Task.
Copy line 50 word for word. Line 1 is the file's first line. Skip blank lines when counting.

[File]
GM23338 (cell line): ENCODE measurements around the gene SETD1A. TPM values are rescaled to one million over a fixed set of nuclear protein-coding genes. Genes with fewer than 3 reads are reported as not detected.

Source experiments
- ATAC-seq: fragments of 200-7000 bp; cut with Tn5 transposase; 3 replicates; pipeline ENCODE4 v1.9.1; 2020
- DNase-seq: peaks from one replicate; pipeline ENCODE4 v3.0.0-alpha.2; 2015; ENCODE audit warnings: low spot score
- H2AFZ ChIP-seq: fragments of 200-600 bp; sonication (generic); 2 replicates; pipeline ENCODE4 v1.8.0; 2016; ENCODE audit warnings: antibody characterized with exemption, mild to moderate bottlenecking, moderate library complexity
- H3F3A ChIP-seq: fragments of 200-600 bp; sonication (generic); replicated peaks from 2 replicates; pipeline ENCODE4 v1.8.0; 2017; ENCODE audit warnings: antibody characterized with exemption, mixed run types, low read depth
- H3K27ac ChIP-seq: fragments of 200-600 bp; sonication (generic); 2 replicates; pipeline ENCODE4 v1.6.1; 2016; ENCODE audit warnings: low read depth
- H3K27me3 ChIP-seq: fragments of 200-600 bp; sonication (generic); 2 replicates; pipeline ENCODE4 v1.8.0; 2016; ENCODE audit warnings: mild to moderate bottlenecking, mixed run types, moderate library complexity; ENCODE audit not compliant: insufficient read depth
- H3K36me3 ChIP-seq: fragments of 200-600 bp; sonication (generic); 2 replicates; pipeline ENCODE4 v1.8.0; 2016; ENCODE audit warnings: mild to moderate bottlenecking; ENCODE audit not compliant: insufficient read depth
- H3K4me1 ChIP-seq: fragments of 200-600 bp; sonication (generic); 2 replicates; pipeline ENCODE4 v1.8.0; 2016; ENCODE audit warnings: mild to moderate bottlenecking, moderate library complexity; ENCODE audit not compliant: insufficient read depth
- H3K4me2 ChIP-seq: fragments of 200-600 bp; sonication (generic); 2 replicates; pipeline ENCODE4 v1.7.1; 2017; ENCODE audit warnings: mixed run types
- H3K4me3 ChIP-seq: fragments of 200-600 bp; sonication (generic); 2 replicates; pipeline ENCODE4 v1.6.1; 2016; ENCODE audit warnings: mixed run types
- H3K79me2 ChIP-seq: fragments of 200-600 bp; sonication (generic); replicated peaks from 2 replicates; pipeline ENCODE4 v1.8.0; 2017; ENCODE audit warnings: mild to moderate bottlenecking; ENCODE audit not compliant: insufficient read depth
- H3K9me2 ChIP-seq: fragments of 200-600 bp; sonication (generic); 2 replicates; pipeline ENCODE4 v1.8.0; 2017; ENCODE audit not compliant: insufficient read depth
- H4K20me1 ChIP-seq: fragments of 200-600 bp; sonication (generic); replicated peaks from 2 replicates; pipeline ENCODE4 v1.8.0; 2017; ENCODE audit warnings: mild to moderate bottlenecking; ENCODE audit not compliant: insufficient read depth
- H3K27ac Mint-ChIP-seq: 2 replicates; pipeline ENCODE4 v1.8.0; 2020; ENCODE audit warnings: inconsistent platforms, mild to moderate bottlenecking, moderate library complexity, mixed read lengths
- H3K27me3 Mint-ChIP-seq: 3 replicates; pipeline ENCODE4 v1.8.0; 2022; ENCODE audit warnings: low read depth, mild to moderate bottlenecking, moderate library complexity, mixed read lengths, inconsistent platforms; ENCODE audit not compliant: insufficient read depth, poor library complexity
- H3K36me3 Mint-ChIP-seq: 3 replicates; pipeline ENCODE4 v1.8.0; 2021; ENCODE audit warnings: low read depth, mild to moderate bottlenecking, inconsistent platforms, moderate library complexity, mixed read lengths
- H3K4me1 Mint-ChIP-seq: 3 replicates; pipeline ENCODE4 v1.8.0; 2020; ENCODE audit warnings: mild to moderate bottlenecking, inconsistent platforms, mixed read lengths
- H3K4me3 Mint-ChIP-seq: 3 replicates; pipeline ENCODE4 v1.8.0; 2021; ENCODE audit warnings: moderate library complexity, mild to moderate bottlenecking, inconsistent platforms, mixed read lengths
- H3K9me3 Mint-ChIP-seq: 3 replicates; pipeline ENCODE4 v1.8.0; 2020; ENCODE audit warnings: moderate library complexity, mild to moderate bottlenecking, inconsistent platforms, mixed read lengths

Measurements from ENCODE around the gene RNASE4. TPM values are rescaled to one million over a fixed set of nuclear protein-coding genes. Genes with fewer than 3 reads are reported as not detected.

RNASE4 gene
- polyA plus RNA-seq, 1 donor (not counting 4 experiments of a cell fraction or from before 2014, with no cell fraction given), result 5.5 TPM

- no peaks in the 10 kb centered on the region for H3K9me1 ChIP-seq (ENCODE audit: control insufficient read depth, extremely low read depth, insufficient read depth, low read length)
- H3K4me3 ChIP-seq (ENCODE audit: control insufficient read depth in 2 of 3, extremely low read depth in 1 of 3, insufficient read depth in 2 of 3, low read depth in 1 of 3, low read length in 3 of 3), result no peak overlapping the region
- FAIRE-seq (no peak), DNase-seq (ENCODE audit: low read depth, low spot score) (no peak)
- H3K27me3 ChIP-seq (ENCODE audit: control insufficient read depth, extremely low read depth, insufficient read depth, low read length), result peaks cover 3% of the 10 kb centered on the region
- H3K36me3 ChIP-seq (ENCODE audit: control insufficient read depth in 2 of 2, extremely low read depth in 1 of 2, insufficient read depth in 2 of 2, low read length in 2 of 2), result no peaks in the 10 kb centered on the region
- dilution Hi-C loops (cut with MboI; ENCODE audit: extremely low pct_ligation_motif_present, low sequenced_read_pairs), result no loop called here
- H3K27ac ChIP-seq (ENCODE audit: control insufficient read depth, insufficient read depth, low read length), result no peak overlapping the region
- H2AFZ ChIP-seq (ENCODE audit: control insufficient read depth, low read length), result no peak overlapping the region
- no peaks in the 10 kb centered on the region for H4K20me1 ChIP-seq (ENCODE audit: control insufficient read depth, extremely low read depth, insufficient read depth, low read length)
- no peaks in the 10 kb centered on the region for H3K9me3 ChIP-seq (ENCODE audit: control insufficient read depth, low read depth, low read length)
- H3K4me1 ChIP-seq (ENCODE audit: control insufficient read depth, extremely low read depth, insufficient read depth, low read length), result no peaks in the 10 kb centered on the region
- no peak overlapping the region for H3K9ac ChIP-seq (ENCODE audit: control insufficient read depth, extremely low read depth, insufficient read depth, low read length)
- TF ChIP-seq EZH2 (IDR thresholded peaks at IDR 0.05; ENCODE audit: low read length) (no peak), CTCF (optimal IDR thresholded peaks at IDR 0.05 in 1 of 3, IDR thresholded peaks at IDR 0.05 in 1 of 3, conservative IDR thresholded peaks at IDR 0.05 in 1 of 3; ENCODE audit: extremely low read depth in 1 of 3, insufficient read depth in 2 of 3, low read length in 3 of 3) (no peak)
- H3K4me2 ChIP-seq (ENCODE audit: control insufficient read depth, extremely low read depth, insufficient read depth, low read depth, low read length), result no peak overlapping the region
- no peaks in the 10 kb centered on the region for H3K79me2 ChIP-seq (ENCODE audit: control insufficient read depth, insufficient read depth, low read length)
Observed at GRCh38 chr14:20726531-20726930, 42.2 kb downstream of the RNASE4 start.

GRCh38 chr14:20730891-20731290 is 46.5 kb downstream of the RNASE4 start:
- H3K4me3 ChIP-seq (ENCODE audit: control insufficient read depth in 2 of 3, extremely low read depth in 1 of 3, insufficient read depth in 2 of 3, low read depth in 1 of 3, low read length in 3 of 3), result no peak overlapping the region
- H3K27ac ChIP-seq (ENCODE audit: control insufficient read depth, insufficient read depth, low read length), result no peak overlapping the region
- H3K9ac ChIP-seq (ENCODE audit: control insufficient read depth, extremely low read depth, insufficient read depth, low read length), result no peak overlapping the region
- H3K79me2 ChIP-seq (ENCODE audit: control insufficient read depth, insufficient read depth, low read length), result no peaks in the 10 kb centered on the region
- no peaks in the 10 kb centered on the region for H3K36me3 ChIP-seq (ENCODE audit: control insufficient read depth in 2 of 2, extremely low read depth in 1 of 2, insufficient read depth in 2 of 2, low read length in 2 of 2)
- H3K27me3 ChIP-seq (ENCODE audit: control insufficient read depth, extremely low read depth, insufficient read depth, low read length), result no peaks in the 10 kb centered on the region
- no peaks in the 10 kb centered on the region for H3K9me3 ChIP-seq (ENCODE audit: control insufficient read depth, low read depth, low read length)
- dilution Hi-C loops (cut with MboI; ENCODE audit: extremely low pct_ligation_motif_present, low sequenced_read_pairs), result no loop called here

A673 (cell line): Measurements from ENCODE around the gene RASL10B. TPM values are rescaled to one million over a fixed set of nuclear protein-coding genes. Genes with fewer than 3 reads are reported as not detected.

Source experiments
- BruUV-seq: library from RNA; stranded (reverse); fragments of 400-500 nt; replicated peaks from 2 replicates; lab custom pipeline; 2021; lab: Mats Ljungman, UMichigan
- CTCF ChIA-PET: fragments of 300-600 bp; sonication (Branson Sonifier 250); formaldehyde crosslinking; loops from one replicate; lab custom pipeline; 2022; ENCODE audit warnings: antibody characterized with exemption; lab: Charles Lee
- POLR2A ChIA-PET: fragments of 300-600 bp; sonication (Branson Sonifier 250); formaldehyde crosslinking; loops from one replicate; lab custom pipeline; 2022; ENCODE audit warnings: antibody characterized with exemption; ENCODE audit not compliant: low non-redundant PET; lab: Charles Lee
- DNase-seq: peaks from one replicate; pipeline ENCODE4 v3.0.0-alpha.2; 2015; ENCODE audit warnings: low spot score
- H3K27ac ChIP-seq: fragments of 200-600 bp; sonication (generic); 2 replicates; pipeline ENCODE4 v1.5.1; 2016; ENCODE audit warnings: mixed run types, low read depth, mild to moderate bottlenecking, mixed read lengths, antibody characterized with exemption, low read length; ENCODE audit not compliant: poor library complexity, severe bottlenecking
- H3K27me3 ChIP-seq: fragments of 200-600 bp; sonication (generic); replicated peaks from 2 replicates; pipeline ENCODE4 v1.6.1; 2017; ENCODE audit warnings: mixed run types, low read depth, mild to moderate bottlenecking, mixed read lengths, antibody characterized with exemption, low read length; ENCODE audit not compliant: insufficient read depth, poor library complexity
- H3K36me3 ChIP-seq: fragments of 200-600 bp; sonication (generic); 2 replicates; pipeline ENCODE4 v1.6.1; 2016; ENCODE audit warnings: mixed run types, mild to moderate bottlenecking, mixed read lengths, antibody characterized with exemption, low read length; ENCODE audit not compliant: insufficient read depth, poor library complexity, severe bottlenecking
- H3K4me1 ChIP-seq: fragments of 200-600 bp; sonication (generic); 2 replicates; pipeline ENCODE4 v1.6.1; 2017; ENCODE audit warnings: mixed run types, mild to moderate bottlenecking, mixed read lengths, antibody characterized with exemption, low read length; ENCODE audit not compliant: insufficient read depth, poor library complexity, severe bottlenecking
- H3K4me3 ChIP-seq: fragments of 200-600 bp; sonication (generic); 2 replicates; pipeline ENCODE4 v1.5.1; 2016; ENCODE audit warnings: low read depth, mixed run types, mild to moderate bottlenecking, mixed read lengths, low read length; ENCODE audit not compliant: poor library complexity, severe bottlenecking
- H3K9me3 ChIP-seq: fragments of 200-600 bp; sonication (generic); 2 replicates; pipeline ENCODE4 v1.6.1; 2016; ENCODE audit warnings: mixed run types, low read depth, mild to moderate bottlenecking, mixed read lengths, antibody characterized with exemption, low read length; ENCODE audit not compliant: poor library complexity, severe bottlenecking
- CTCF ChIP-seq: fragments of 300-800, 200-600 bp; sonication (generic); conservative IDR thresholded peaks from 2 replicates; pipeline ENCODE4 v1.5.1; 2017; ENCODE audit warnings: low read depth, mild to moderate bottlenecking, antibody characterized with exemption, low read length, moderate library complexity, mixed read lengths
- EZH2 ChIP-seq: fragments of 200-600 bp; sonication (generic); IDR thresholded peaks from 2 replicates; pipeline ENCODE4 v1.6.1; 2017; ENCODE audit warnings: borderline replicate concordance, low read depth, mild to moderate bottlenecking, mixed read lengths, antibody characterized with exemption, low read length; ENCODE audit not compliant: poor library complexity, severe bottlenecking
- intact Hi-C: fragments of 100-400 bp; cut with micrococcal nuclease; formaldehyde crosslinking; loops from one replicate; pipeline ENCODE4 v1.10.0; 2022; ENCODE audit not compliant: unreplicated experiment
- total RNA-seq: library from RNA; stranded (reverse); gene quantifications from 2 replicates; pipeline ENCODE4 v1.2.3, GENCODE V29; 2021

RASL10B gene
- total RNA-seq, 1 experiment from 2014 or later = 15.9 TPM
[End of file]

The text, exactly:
A673 (cell line): Measurements from ENCODE around the gene RASL10B. TPM values are rescaled to one million over a fixed set of nuclear protein-coding genes. Genes with fewer than 3 reads are reported as not detected.